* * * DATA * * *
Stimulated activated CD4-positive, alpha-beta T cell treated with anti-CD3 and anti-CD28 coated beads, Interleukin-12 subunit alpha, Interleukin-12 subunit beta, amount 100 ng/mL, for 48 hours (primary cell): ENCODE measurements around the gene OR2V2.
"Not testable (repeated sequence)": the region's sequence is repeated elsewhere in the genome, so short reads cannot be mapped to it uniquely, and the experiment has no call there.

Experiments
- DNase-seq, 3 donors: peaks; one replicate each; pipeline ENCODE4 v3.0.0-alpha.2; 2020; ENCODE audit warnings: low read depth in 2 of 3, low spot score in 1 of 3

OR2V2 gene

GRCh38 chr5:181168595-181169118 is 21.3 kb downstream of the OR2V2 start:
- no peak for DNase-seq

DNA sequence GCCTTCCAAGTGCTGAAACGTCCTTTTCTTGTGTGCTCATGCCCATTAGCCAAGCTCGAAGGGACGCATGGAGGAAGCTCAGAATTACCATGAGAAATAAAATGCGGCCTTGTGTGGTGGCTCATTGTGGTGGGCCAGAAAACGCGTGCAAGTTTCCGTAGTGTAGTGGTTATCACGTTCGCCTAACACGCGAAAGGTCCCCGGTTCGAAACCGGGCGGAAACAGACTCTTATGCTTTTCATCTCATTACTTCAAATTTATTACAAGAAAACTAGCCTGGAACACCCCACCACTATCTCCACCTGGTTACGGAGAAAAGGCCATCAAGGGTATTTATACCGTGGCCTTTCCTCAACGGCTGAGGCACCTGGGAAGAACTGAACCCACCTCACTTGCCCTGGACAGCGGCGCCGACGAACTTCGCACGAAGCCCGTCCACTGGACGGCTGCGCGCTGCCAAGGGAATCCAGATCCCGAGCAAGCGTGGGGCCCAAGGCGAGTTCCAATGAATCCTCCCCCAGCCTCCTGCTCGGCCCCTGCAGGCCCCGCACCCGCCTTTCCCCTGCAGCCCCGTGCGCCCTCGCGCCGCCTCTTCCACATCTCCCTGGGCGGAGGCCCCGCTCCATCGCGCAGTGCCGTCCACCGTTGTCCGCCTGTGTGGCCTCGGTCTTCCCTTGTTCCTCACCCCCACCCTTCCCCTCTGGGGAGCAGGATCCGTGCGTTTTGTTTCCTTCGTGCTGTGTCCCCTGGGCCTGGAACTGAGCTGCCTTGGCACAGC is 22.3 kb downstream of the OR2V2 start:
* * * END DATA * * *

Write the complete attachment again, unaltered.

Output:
Stimulated activated CD4-positive, alpha-beta T cell treated with anti-CD3 and anti-CD28 coated beads, Interleukin-12 subunit alpha, Interleukin-12 subunit beta, amount 100 ng/mL, for 48 hours (primary cell): ENCODE measurements around the gene OR2V2.
"Not testable (repeated sequence)": the region's sequence is repeated elsewhere in the genome, so short reads cannot be mapped to it uniquely, and the experiment has no call there.

Experiments
- DNase-seq, 3 donors: peaks; one replicate each; pipeline ENCODE4 v3.0.0-alpha.2; 2020; ENCODE audit warnings: low read depth in 2 of 3, low spot score in 1 of 3

OR2V2 gene

GRCh38 chr5:181168595-181169118 is 21.3 kb downstream of the OR2V2 start:
- no peak for DNase-seq

DNA sequence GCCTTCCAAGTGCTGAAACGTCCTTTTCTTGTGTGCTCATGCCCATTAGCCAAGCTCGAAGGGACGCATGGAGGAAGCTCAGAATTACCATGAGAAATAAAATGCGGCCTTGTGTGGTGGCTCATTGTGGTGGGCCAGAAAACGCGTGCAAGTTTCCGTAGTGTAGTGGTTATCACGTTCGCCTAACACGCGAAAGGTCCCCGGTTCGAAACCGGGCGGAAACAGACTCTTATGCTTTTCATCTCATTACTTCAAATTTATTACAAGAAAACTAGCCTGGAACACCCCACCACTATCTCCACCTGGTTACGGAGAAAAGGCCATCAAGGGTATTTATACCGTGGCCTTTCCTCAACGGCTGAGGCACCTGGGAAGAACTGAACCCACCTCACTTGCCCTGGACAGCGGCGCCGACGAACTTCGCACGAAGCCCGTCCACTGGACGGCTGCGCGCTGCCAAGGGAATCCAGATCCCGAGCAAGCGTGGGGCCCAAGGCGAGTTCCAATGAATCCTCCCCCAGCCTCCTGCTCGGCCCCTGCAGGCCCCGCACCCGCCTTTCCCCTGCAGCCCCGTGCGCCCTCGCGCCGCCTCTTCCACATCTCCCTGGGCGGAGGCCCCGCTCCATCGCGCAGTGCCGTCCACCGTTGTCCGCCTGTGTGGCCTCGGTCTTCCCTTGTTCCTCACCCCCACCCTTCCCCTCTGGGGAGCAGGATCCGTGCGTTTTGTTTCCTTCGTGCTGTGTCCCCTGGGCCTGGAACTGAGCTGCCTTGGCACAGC is 22.3 kb downstream of the OR2V2 start: